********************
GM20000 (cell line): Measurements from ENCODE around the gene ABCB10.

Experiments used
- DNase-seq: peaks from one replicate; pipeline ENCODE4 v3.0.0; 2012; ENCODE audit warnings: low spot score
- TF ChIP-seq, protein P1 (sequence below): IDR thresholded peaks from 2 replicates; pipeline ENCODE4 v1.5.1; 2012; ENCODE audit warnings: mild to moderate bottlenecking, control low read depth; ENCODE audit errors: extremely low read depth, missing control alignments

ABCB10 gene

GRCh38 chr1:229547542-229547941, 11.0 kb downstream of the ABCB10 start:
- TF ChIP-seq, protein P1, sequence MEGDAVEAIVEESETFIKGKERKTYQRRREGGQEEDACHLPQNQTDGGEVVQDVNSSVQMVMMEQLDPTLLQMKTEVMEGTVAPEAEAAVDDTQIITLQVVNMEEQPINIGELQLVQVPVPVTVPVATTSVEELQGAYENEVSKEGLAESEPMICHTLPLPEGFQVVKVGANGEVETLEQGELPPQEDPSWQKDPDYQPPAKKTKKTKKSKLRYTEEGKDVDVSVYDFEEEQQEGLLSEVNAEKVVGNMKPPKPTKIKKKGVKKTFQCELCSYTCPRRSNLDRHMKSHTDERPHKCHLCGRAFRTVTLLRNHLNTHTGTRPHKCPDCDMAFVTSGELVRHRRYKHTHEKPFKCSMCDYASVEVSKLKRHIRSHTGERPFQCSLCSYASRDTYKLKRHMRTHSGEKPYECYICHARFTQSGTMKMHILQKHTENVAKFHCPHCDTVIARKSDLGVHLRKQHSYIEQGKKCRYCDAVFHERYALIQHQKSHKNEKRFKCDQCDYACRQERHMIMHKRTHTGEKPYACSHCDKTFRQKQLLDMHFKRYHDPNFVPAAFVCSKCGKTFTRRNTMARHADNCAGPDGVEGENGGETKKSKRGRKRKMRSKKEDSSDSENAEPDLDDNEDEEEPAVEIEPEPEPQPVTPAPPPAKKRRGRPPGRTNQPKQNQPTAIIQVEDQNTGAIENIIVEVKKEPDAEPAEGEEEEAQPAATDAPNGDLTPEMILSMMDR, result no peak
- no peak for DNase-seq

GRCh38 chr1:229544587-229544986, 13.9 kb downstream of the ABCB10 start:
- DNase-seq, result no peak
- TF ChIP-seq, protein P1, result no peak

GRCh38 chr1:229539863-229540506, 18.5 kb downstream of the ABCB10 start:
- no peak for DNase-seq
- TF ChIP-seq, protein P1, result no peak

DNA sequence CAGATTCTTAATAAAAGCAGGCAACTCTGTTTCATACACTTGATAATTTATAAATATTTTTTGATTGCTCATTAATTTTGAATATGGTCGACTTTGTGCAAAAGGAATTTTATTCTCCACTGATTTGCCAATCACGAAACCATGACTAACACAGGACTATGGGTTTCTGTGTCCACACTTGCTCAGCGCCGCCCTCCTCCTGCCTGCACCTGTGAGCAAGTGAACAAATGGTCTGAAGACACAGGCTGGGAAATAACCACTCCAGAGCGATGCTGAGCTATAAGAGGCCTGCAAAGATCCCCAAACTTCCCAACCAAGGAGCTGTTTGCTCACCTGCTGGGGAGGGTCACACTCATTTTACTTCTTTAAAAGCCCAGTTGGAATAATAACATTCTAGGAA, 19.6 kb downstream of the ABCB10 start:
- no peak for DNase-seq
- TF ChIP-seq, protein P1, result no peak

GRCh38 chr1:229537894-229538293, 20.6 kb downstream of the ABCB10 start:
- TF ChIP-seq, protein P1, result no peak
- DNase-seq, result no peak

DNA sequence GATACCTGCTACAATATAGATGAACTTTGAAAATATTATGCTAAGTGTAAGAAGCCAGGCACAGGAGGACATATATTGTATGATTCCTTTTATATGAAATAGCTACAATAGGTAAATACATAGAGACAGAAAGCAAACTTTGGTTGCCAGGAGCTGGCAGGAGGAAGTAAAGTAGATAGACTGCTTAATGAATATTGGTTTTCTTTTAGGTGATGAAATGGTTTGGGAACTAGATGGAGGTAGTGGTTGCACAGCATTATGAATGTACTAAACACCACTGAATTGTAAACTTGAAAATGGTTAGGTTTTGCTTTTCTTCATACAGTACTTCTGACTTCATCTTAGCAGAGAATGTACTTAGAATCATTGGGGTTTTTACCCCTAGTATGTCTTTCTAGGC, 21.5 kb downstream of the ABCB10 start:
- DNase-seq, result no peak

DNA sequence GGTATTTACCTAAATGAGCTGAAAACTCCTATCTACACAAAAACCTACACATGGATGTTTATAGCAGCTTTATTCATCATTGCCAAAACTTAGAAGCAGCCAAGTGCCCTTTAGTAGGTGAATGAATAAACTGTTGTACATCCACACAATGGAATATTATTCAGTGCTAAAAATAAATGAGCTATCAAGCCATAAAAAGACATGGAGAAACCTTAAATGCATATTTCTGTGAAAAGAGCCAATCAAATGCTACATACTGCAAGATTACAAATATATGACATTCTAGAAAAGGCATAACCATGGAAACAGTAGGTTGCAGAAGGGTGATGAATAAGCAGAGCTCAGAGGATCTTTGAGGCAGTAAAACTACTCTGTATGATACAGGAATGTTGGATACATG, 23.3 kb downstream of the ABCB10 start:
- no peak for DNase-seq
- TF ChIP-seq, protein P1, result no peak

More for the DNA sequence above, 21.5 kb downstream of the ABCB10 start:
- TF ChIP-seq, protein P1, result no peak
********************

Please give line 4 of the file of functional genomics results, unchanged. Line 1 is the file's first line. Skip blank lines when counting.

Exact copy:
- TF ChIP-seq, protein P1 (sequence below): IDR thresholded peaks from 2 replicates; pipeline ENCODE4 v1.5.1; 2012; ENCODE audit warnings: mild to moderate bottlenecking, control low read depth; ENCODE audit errors: extremely low read depth, missing control alignments